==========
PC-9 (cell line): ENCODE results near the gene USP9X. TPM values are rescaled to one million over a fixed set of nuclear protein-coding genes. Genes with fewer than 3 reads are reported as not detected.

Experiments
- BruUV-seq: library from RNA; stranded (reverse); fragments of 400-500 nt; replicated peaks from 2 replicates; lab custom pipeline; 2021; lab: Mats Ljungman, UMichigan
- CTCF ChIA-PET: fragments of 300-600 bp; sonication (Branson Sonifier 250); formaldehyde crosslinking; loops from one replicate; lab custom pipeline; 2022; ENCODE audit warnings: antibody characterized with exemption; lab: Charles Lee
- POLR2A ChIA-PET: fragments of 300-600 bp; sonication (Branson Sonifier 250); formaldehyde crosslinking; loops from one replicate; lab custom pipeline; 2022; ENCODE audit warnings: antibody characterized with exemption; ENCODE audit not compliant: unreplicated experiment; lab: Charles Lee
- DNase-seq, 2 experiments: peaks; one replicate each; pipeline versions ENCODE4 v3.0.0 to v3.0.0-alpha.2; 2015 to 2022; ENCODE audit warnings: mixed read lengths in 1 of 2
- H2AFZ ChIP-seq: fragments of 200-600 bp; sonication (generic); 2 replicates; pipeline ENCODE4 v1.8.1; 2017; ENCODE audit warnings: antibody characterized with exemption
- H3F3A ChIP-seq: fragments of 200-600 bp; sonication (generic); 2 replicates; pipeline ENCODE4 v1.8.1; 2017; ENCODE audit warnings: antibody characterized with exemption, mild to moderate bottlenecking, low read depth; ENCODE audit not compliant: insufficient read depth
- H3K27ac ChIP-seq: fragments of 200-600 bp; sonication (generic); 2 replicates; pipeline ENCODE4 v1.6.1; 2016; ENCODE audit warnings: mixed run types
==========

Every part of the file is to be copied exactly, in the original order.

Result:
PC-9 (cell line): ENCODE results near the gene USP9X. TPM values are rescaled to one million over a fixed set of nuclear protein-coding genes. Genes with fewer than 3 reads are reported as not detected.

Experiments
- BruUV-seq: library from RNA; stranded (reverse); fragments of 400-500 nt; replicated peaks from 2 replicates; lab custom pipeline; 2021; lab: Mats Ljungman, UMichigan
- CTCF ChIA-PET: fragments of 300-600 bp; sonication (Branson Sonifier 250); formaldehyde crosslinking; loops from one replicate; lab custom pipeline; 2022; ENCODE audit warnings: antibody characterized with exemption; lab: Charles Lee
- POLR2A ChIA-PET: fragments of 300-600 bp; sonication (Branson Sonifier 250); formaldehyde crosslinking; loops from one replicate; lab custom pipeline; 2022; ENCODE audit warnings: antibody characterized with exemption; ENCODE audit not compliant: unreplicated experiment; lab: Charles Lee
- DNase-seq, 2 experiments: peaks; one replicate each; pipeline versions ENCODE4 v3.0.0 to v3.0.0-alpha.2; 2015 to 2022; ENCODE audit warnings: mixed read lengths in 1 of 2
- H2AFZ ChIP-seq: fragments of 200-600 bp; sonication (generic); 2 replicates; pipeline ENCODE4 v1.8.1; 2017; ENCODE audit warnings: antibody characterized with exemption
- H3F3A ChIP-seq: fragments of 200-600 bp; sonication (generic); 2 replicates; pipeline ENCODE4 v1.8.1; 2017; ENCODE audit warnings: antibody characterized with exemption, mild to moderate bottlenecking, low read depth; ENCODE audit not compliant: insufficient read depth
- H3K27ac ChIP-seq: fragments of 200-600 bp; sonication (generic); 2 replicates; pipeline ENCODE4 v1.6.1; 2016; ENCODE audit warnings: mixed run types